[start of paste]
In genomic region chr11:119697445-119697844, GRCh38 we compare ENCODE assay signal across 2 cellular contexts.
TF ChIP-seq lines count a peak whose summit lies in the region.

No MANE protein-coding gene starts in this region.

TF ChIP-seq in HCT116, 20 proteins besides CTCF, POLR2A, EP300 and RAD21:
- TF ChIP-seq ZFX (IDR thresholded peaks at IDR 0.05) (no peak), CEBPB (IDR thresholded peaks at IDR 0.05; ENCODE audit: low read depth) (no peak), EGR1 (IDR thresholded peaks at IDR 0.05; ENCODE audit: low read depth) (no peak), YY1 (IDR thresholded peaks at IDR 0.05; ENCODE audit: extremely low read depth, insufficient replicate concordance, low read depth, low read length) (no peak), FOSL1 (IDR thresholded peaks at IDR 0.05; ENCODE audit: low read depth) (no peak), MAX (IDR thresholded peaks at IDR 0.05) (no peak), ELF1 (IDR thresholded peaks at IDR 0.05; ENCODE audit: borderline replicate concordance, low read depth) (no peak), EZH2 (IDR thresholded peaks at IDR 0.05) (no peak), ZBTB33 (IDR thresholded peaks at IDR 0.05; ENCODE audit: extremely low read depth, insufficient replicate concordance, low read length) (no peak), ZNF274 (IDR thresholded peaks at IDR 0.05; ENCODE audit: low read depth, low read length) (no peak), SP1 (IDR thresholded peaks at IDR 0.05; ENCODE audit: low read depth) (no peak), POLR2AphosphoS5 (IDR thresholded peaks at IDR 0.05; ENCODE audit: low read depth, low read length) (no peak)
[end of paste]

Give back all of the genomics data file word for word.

In genomic region chr11:119697445-119697844, GRCh38 we compare ENCODE assay signal across 2 cellular contexts.
TF ChIP-seq lines count a peak whose summit lies in the region.

No MANE protein-coding gene starts in this region.

TF ChIP-seq in HCT116, 20 proteins besides CTCF, POLR2A, EP300 and RAD21:
- TF ChIP-seq ZFX (IDR thresholded peaks at IDR 0.05) (no peak), CEBPB (IDR thresholded peaks at IDR 0.05; ENCODE audit: low read depth) (no peak), EGR1 (IDR thresholded peaks at IDR 0.05; ENCODE audit: low read depth) (no peak), YY1 (IDR thresholded peaks at IDR 0.05; ENCODE audit: extremely low read depth, insufficient replicate concordance, low read depth, low read length) (no peak), FOSL1 (IDR thresholded peaks at IDR 0.05; ENCODE audit: low read depth) (no peak), MAX (IDR thresholded peaks at IDR 0.05) (no peak), ELF1 (IDR thresholded peaks at IDR 0.05; ENCODE audit: borderline replicate concordance, low read depth) (no peak), EZH2 (IDR thresholded peaks at IDR 0.05) (no peak), ZBTB33 (IDR thresholded peaks at IDR 0.05; ENCODE audit: extremely low read depth, insufficient replicate concordance, low read length) (no peak), ZNF274 (IDR thresholded peaks at IDR 0.05; ENCODE audit: low read depth, low read length) (no peak), SP1 (IDR thresholded peaks at IDR 0.05; ENCODE audit: low read depth) (no peak), POLR2AphosphoS5 (IDR thresholded peaks at IDR 0.05; ENCODE audit: low read depth, low read length) (no peak)